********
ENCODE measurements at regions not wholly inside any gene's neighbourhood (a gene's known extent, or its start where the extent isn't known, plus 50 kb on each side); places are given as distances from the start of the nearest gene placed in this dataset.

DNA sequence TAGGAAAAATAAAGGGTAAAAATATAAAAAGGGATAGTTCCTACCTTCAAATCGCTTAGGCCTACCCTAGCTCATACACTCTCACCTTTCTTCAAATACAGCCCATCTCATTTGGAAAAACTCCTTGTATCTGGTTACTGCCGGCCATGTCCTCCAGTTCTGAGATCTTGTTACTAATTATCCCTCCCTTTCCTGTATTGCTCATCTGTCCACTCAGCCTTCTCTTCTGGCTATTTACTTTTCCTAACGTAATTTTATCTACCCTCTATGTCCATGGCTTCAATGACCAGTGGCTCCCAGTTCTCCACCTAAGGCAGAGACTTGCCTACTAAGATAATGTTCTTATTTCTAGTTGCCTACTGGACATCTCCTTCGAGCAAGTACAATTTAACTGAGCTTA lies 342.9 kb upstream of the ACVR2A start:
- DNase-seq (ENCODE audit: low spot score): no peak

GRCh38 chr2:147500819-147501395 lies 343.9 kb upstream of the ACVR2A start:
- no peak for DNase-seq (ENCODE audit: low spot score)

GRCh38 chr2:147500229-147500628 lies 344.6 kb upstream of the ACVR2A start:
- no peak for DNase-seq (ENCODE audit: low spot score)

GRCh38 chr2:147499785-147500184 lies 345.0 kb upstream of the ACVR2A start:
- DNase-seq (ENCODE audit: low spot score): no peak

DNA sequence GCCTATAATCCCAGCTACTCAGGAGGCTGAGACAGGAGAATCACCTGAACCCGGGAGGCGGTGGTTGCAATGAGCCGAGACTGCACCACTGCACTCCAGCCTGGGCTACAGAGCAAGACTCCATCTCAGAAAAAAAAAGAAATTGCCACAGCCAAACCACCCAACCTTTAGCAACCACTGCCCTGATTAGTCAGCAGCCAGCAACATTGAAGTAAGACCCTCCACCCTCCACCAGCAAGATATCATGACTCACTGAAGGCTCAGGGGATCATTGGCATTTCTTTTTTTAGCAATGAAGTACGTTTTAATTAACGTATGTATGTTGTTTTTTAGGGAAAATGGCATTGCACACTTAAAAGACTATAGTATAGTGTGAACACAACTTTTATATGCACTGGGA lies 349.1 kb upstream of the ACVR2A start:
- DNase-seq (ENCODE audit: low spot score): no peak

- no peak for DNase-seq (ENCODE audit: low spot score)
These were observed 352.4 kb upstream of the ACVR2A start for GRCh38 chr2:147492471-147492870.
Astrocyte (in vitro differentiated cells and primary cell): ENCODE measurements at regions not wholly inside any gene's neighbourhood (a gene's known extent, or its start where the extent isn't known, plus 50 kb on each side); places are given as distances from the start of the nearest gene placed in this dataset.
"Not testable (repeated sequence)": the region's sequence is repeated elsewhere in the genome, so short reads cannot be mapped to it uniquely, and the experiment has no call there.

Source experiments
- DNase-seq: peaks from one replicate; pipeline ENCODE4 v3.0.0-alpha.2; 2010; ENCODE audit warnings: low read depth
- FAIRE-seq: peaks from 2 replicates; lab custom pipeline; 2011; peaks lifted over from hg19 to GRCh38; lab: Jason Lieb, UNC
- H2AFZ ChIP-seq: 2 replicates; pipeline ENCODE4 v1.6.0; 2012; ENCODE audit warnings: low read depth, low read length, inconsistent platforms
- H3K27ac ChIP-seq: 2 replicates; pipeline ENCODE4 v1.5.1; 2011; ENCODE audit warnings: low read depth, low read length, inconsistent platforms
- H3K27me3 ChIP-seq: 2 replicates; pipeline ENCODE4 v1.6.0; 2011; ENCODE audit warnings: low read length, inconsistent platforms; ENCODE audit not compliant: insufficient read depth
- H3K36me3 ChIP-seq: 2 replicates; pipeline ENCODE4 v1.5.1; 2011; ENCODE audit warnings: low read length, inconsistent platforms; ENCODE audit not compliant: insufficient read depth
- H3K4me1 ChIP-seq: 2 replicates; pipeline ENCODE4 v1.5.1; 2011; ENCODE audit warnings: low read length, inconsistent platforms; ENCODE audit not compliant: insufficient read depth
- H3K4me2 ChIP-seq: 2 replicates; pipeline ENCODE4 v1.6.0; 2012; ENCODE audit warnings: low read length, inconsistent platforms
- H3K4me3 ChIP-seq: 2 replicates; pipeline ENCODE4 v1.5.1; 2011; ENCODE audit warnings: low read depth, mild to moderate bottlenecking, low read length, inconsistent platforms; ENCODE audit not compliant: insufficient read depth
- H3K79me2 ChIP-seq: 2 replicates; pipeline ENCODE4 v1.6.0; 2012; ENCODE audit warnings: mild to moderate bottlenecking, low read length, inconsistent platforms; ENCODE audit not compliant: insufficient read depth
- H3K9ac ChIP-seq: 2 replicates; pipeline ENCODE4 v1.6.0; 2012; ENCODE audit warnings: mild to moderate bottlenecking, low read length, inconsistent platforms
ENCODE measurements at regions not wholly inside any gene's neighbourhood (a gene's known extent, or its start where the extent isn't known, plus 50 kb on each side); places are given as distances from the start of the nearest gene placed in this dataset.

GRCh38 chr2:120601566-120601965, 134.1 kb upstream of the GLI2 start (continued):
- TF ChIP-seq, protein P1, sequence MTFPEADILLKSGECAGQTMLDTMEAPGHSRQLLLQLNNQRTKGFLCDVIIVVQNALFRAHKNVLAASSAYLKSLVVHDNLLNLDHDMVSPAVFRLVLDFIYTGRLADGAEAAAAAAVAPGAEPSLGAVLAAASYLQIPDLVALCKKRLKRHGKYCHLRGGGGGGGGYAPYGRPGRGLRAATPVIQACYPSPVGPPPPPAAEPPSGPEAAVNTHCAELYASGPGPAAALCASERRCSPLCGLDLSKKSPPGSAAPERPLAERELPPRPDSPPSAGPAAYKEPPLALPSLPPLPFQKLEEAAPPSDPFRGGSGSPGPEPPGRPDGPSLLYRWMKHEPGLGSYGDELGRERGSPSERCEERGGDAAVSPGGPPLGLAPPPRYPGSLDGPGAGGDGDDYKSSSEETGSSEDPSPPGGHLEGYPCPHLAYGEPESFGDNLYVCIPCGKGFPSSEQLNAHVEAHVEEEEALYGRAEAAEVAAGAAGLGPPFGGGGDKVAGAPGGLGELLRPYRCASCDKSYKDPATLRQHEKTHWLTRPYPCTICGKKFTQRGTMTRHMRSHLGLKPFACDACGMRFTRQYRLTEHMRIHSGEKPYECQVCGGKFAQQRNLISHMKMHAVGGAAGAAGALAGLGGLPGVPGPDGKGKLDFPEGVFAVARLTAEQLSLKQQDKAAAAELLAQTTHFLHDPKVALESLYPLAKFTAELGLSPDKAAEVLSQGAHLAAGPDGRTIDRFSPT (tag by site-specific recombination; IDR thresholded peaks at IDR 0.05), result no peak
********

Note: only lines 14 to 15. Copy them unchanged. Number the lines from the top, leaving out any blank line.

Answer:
Astrocyte (in vitro differentiated cells and primary cell): ENCODE measurements at regions not wholly inside any gene's neighbourhood (a gene's known extent, or its start where the extent isn't known, plus 50 kb on each side); places are given as distances from the start of the nearest gene placed in this dataset.
"Not testable (repeated sequence)": the region's sequence is repeated elsewhere in the genome, so short reads cannot be mapped to it uniquely, and the experiment has no call there.